1. The two petnrs. & their nephew were tried by the Special First Class Mag. Sagar, on charges framed under Clauses 3, 5 & 6, Movement of Timber (Control) Order 1948, for having transported timber from the Soppinabetta forest for being in possession of the said timber & for having established a saw-pit without a permit for any of these on 30-10-1649. The petnrs. & their nephew, the 3rd accused, were all acquitted of the charge relating to the establishment of the saw-pit without a permit but convicted for contravention of Clause 3 relating to unauthorised transport & sentenced to pay a fine of Rs. 200/-. They were also found guilty of being in possession of timber without a permit necessary under Clause 5 & sentenced to pay a fine of Rs. 50/-. On appeal the nephew was acquitted of the offences under Clauses 3 & 5 but the conviction of petnrs. under Clause 3 alone was set inside & that under Clause 5 confirmed. It is contended that this is erroneous. Clause 5 of the Order which alone is now relevant for consideration reads as follows:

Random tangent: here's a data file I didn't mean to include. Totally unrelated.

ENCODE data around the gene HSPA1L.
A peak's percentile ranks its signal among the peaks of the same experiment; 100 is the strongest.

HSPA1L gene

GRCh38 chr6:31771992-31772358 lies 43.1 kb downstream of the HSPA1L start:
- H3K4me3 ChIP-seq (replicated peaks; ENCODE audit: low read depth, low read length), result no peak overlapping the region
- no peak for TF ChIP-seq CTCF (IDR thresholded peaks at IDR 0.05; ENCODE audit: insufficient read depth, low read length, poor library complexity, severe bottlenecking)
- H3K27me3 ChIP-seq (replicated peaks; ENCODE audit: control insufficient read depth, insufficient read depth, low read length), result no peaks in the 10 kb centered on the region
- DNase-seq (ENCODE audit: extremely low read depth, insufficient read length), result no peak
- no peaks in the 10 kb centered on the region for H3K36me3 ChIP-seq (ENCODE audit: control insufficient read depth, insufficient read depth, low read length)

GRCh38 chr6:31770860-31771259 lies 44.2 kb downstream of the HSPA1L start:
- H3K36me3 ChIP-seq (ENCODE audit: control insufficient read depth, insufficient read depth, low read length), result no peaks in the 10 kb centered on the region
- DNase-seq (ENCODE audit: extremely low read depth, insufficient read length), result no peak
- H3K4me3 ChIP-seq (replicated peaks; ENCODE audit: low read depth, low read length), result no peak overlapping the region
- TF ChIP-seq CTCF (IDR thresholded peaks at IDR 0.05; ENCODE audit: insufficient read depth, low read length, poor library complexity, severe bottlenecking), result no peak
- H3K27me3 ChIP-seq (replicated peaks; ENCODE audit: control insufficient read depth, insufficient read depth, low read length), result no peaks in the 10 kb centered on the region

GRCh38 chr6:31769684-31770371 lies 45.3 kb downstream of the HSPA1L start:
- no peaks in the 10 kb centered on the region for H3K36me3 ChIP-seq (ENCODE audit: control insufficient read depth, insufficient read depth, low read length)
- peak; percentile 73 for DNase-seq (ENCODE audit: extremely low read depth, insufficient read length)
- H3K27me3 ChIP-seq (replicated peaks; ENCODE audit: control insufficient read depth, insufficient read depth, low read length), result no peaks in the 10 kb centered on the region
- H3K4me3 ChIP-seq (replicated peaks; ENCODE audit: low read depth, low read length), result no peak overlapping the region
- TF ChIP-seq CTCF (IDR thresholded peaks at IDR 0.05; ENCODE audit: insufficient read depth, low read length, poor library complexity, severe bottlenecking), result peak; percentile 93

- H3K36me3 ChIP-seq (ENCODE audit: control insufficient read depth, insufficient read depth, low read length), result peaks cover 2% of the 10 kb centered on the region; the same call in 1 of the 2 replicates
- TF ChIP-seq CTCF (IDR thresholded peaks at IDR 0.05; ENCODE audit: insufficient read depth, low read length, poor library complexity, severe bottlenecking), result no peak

'Any person who comes into possession of any timber hereafter mentioned (teak, rosewood, honne, nandi, habfeahalasu) shall within twenty-four hours of coming into such possession, furnish to the D. F. O., concerned, the particulars required of the stock of which & the manner in which he has come into such possession.'
The case for the prosecution is that on 30-10-1949 timber of the total quantity of 166.51 C. Ft. was found in the house in which the petnrs. reside & that neither of the petnrs. had a permit to be in possession of the same. Since Clause 5 expressly mentions that a permit was necessary only for timber of the specified kind or class & not for all timber the order of confiscation of the entire quantity is manifestly erroneous as a large portion of it is not governed by the Clause & to that extent the judgments of the Cts. below require modification.